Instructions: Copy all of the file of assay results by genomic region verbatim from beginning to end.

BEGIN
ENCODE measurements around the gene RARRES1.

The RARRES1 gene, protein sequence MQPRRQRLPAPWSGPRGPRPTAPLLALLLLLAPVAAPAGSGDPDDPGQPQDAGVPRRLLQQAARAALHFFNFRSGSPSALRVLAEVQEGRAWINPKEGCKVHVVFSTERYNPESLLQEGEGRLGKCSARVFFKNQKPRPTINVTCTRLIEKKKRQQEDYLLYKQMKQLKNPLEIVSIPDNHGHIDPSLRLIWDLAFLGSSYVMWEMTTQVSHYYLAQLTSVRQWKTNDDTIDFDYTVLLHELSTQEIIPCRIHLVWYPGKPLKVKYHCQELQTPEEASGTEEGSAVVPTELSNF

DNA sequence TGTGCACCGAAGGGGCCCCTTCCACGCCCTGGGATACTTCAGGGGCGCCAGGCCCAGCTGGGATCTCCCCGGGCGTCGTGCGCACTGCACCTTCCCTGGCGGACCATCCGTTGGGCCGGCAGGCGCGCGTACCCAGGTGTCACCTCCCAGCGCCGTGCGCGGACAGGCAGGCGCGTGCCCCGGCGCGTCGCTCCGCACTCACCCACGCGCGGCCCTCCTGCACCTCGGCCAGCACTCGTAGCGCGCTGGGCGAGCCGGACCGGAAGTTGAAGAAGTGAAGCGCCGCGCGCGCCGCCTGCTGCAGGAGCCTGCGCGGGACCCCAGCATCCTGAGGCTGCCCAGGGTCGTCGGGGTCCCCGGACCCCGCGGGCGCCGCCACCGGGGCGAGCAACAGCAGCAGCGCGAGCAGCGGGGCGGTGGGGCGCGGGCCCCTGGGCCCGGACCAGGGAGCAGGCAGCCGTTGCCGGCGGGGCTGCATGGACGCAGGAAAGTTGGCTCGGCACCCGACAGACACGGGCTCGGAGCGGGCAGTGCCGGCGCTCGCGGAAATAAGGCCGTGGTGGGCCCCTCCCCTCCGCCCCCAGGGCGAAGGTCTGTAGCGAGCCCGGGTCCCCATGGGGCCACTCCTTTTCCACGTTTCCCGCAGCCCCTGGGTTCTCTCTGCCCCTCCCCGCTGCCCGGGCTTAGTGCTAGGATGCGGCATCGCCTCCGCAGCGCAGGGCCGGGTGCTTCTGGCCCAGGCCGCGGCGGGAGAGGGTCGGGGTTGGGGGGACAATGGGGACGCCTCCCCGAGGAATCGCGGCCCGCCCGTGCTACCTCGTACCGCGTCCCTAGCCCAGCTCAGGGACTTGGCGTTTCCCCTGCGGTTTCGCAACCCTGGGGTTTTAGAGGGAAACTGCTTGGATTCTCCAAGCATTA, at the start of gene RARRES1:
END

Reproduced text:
ENCODE measurements around the gene RARRES1.

The RARRES1 gene, protein sequence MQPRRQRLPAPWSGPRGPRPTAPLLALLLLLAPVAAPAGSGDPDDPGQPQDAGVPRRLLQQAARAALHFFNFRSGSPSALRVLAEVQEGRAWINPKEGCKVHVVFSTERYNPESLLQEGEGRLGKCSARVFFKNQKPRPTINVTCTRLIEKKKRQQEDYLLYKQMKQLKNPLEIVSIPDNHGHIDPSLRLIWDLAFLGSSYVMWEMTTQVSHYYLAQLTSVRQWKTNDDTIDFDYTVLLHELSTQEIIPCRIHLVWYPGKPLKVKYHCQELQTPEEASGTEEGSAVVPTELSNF

DNA sequence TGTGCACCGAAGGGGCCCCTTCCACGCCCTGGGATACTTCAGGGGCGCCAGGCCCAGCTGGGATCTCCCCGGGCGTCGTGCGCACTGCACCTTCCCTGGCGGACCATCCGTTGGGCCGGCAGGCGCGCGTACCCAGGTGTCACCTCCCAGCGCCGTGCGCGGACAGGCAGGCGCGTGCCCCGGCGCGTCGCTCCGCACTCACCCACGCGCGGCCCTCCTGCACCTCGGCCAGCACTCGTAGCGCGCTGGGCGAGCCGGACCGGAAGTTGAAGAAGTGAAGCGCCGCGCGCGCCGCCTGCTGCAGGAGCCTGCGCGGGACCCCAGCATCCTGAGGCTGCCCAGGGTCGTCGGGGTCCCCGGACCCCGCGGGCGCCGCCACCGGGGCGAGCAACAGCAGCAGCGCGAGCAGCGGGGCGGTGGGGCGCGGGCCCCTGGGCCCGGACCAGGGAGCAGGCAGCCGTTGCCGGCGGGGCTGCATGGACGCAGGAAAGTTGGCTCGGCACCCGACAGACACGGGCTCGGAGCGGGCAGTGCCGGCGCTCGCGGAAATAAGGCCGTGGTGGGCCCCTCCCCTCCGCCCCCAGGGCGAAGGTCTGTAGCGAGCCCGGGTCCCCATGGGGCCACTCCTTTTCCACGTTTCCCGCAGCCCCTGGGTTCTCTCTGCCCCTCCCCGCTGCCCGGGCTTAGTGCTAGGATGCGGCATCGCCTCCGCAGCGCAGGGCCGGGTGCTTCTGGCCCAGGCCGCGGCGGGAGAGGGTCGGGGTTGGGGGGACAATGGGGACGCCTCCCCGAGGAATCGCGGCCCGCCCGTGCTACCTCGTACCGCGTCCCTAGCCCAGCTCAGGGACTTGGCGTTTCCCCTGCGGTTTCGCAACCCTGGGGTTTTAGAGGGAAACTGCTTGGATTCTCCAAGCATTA, at the start of gene RARRES1: